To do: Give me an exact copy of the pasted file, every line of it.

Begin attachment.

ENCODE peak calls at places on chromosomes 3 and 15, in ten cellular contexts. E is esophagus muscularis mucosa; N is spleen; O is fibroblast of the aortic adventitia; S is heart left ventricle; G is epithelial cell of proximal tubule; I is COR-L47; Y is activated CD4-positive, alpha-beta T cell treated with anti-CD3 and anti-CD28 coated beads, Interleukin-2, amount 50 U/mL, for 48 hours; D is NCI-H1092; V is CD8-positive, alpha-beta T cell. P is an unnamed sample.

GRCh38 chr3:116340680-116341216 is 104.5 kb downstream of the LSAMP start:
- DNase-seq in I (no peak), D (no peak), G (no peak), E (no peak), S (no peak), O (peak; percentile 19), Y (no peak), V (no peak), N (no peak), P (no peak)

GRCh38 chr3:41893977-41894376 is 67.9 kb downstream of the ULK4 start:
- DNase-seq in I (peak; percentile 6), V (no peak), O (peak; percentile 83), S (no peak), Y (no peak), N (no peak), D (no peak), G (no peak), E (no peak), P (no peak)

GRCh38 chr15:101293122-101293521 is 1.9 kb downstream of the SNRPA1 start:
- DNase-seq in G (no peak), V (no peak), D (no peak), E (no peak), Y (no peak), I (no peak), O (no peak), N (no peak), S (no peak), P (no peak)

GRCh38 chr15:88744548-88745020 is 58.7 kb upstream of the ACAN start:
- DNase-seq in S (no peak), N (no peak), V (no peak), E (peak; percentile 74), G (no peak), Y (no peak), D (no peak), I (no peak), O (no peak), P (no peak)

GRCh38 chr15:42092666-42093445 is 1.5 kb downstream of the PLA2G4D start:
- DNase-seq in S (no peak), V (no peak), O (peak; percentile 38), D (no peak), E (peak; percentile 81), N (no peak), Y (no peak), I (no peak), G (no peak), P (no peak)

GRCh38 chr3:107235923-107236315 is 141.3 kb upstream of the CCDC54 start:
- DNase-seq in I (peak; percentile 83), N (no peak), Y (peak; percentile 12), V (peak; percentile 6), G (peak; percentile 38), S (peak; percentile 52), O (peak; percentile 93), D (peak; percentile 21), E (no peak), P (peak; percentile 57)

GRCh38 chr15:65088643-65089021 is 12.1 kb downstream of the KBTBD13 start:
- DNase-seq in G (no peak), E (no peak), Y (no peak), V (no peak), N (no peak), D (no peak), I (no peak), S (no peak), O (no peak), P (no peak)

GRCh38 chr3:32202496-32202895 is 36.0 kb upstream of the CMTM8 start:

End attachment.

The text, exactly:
ENCODE peak calls at places on chromosomes 3 and 15, in ten cellular contexts. E is esophagus muscularis mucosa; N is spleen; O is fibroblast of the aortic adventitia; S is heart left ventricle; G is epithelial cell of proximal tubule; I is COR-L47; Y is activated CD4-positive, alpha-beta T cell treated with anti-CD3 and anti-CD28 coated beads, Interleukin-2, amount 50 U/mL, for 48 hours; D is NCI-H1092; V is CD8-positive, alpha-beta T cell. P is an unnamed sample.

GRCh38 chr3:116340680-116341216 is 104.5 kb downstream of the LSAMP start:
- DNase-seq in I (no peak), D (no peak), G (no peak), E (no peak), S (no peak), O (peak; percentile 19), Y (no peak), V (no peak), N (no peak), P (no peak)

GRCh38 chr3:41893977-41894376 is 67.9 kb downstream of the ULK4 start:
- DNase-seq in I (peak; percentile 6), V (no peak), O (peak; percentile 83), S (no peak), Y (no peak), N (no peak), D (no peak), G (no peak), E (no peak), P (no peak)

GRCh38 chr15:101293122-101293521 is 1.9 kb downstream of the SNRPA1 start:
- DNase-seq in G (no peak), V (no peak), D (no peak), E (no peak), Y (no peak), I (no peak), O (no peak), N (no peak), S (no peak), P (no peak)

GRCh38 chr15:88744548-88745020 is 58.7 kb upstream of the ACAN start:
- DNase-seq in S (no peak), N (no peak), V (no peak), E (peak; percentile 74), G (no peak), Y (no peak), D (no peak), I (no peak), O (no peak), P (no peak)

GRCh38 chr15:42092666-42093445 is 1.5 kb downstream of the PLA2G4D start:
- DNase-seq in S (no peak), V (no peak), O (peak; percentile 38), D (no peak), E (peak; percentile 81), N (no peak), Y (no peak), I (no peak), G (no peak), P (no peak)

GRCh38 chr3:107235923-107236315 is 141.3 kb upstream of the CCDC54 start:
- DNase-seq in I (peak; percentile 83), N (no peak), Y (peak; percentile 12), V (peak; percentile 6), G (peak; percentile 38), S (peak; percentile 52), O (peak; percentile 93), D (peak; percentile 21), E (no peak), P (peak; percentile 57)

GRCh38 chr15:65088643-65089021 is 12.1 kb downstream of the KBTBD13 start:
- DNase-seq in G (no peak), E (no peak), Y (no peak), V (no peak), N (no peak), D (no peak), I (no peak), S (no peak), O (no peak), P (no peak)

GRCh38 chr3:32202496-32202895 is 36.0 kb upstream of the CMTM8 start: